ROSSLYN, Va., February 2, 2006: NEMA, the National Electrical Manufacturers Association, has commended the Department of Energy on its recent release of a schedule for setting new appliance efficiency standards that would save American consumers billions of dollars in energy costs. The five-year plan outlines how DOE will address the appliance standards rulemaking backlog and meet all of the statutory requirements established in the Energy Policy and Conservation Act (EPCA) and the Energy Policy Act of 2005 (EPACT 2005).
"NEMA looks forward to working with the Department of Energy to meet its statutory requirements," says NEMA President and Chief Executive Officer Evan Gaddis. "Consensus energy efficiency standards, like those contained in the Energy Policy Act of 2005, can help to address and serve the nation's energy needs."
NEMA has consistently engaged the Department of Energy on rulemaking priorities and standards-setting processes. In December 2005, NEMA provided detailed comment on the rulemaking priorities on lighting, motors, and transformer products. Fundamentally, NEMA urged the DOE to work toward goals contained in the Process Improvement interpretive rule, and recommended the Six Sigma process improvement mapping tool to the agency. In addition, NEMA urged DOE to take a "systems-based approach" to lighting energy efficiency rulemakings to avoid piecemeal rulemakings, and address critical matters of federal preemption.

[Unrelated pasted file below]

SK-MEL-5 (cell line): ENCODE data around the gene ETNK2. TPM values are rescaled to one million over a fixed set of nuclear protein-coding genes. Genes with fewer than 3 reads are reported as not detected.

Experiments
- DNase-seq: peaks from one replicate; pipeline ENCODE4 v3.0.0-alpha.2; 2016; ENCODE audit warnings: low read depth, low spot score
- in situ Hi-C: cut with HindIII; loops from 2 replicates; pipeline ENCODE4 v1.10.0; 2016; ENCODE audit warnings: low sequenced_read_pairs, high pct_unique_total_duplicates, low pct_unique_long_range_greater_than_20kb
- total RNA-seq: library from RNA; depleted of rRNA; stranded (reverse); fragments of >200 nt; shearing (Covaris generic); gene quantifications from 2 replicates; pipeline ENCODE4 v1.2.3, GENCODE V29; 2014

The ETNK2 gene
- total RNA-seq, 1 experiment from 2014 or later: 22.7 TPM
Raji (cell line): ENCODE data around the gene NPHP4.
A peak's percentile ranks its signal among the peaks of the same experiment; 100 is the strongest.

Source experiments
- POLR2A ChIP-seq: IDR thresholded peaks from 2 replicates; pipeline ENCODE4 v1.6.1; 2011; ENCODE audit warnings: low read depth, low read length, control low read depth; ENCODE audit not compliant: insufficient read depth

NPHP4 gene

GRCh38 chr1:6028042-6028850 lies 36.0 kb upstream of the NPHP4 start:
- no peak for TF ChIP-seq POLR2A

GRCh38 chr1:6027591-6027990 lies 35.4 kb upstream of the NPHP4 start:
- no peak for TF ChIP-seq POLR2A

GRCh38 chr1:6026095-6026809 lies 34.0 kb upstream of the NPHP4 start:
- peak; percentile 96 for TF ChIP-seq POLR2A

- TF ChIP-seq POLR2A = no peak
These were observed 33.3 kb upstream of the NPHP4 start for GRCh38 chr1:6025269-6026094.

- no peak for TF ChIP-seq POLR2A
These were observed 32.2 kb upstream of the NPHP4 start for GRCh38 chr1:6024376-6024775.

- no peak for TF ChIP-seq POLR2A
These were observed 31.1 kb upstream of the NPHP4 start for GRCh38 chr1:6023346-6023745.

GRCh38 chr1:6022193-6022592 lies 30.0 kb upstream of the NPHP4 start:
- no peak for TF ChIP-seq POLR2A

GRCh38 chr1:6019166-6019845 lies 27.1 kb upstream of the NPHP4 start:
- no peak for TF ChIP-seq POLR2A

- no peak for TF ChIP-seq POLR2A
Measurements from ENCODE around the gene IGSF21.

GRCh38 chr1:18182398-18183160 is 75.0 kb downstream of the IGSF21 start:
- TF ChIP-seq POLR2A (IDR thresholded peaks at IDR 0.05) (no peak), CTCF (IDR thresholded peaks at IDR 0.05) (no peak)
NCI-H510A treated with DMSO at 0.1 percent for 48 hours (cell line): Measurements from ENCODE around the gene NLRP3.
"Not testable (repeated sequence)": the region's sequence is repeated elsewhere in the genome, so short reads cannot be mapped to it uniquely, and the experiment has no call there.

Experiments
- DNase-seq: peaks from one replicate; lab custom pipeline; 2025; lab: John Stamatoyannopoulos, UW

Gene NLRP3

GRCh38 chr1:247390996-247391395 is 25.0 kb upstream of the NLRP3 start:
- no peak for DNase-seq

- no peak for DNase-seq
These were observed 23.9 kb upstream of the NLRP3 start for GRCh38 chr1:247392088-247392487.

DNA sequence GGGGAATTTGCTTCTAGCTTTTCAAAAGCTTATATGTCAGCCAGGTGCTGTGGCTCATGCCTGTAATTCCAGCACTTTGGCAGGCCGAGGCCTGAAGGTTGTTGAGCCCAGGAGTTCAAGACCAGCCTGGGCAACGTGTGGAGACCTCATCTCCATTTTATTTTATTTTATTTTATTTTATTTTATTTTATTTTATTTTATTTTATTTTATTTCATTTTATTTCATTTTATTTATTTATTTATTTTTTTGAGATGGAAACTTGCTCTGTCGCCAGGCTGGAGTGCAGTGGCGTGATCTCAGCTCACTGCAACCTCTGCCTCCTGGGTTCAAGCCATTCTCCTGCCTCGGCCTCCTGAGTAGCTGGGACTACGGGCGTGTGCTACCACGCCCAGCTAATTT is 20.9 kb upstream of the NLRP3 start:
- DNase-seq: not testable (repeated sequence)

Statutes require DOE to set appliance efficiency standards at levels that achieve the maximum improvement in energy efficiency insofar as it is technologically feasible and economically justified.
DOE says that standards already in place for residential products are expected to save consumers nearly $93 billion by 2020 and save enough energy to operate all U.S. homes for approximately two years. DOE also notes that it is aggressively implementing process improvements to speed up the development and issuing of appliance standards rulemakings.
The plan, developed after public comment, including NEMA's on appliance rulemaking, provides for the issuance of one rulemaking for each of the 18 products in the backlog. The plan also provides for setting appliance standards for products required under EPACT 2005 and issuance of a number of new test procedures required by EPACT 2005.
NEMA is the leading trade association in the United States representing the interests of electroindustry manufacturers. Founded in 1926 and headquartered near Washington, D.C., its approximately 430 member companies manufacture products used in the generation, transmission and distribution, control, and end-use of electricity. Domestic shipments of electrical products within the NEMA scope exceed $100 billion.
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